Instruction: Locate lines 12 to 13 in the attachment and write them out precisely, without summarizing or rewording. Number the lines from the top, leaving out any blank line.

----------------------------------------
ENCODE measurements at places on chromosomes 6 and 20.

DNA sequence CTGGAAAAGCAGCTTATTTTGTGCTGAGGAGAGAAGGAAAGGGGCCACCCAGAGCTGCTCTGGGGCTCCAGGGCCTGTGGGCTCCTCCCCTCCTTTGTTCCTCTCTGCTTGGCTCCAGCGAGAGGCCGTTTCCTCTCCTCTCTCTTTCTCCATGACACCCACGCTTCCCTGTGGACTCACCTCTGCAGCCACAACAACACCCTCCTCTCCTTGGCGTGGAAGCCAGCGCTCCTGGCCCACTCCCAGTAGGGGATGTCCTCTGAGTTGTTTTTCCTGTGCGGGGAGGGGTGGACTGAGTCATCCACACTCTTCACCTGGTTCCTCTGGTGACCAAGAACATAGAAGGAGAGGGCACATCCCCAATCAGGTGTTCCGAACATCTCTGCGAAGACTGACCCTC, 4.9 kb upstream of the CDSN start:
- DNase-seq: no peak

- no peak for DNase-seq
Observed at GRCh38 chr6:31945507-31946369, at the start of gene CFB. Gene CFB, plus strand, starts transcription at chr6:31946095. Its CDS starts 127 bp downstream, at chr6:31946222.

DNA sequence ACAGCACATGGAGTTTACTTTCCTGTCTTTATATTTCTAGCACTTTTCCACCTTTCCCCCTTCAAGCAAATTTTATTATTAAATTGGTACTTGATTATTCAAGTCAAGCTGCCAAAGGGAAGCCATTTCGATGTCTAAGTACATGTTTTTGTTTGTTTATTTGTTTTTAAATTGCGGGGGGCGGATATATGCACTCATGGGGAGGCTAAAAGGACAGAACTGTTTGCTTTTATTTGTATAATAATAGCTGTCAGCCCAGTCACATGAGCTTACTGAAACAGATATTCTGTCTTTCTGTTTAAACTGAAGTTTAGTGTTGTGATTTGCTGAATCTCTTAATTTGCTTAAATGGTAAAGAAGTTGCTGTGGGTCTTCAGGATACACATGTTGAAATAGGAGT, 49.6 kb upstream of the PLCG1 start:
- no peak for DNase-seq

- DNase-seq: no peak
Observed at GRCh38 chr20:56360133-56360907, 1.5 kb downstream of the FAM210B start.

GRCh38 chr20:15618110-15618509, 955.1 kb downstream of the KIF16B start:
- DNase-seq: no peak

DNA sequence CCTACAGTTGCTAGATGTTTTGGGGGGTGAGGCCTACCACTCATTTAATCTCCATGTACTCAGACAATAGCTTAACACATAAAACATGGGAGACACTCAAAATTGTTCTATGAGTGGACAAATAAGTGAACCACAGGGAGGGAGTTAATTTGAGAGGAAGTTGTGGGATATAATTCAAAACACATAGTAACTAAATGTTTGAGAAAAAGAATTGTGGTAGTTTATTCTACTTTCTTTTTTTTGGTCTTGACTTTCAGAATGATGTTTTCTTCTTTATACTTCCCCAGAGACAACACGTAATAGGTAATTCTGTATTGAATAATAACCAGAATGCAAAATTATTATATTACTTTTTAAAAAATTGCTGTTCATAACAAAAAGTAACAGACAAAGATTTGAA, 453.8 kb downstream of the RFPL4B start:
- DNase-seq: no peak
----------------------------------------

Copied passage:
DNA sequence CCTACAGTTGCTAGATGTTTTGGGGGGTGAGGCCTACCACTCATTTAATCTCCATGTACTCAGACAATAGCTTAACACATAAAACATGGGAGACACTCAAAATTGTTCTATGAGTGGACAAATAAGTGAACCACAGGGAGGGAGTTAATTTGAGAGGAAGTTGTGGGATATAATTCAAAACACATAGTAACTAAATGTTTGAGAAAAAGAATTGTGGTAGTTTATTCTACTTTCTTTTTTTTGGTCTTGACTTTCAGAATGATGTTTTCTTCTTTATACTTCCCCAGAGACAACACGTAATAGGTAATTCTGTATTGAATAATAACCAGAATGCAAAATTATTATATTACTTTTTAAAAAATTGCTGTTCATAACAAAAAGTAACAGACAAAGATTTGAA, 453.8 kb downstream of the RFPL4B start:
- DNase-seq: no peak